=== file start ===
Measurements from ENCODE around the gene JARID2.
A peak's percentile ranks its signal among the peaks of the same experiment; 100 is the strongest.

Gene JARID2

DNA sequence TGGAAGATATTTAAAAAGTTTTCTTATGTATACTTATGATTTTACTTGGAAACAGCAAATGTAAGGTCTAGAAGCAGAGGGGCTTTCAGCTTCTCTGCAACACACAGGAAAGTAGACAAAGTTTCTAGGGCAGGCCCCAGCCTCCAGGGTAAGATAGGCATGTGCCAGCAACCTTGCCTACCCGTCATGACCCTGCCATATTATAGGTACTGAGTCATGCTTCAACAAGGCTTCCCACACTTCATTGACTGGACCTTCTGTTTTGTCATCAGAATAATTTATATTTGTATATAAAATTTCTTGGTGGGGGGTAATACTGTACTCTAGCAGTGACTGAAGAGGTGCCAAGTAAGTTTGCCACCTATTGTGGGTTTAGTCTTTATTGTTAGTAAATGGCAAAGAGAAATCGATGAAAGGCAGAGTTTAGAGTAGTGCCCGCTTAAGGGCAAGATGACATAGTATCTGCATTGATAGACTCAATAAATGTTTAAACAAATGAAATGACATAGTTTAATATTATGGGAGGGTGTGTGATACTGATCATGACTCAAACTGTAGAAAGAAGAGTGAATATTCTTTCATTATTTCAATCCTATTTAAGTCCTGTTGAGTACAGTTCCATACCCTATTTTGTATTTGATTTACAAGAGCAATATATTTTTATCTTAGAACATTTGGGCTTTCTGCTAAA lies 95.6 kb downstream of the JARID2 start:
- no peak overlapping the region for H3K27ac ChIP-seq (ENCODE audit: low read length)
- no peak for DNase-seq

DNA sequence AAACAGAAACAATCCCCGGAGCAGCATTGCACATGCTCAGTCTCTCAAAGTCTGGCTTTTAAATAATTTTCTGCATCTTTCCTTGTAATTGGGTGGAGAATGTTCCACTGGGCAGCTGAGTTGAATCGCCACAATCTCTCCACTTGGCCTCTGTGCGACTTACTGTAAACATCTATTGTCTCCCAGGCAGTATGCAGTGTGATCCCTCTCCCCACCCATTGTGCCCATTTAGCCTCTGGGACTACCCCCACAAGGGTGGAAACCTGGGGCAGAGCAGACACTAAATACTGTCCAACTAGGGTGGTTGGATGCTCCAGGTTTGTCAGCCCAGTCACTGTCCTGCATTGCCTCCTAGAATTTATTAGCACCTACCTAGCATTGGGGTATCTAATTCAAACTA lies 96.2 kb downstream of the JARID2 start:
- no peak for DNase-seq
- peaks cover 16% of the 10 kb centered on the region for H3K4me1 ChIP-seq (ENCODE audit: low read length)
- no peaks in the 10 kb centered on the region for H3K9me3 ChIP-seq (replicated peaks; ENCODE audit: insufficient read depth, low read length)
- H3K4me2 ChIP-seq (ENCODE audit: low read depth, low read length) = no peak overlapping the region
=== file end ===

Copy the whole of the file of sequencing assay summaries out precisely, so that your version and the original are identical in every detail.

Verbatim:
Measurements from ENCODE around the gene JARID2.
A peak's percentile ranks its signal among the peaks of the same experiment; 100 is the strongest.

Gene JARID2

DNA sequence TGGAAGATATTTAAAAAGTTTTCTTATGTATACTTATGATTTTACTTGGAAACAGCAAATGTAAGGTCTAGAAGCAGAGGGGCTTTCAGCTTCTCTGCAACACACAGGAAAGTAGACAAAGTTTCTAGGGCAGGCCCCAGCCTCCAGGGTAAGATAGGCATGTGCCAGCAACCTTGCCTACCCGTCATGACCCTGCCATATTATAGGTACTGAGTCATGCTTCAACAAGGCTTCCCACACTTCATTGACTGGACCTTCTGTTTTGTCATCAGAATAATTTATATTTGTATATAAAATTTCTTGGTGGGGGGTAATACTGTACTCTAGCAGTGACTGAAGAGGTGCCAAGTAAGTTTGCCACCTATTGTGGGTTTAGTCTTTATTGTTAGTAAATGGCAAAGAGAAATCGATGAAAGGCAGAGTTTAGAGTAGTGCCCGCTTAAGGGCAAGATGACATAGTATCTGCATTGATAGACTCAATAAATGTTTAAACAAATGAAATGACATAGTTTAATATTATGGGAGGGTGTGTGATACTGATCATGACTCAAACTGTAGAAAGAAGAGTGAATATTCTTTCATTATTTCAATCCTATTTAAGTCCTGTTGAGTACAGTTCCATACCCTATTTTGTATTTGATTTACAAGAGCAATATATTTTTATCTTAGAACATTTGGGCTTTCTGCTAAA lies 95.6 kb downstream of the JARID2 start:
- no peak overlapping the region for H3K27ac ChIP-seq (ENCODE audit: low read length)
- no peak for DNase-seq

DNA sequence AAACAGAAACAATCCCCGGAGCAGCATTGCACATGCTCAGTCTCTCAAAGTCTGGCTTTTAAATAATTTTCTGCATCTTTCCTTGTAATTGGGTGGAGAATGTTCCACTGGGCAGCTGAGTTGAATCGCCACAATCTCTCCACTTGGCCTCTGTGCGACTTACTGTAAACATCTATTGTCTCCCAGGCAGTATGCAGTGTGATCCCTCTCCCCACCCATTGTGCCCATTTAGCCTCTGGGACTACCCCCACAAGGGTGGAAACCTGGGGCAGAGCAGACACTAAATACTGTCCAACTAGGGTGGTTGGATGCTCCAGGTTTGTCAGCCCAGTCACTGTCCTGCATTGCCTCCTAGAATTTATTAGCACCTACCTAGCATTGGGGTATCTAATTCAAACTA lies 96.2 kb downstream of the JARID2 start:
- no peak for DNase-seq
- peaks cover 16% of the 10 kb centered on the region for H3K4me1 ChIP-seq (ENCODE audit: low read length)
- no peaks in the 10 kb centered on the region for H3K9me3 ChIP-seq (replicated peaks; ENCODE audit: insufficient read depth, low read length)
- H3K4me2 ChIP-seq (ENCODE audit: low read depth, low read length) = no peak overlapping the region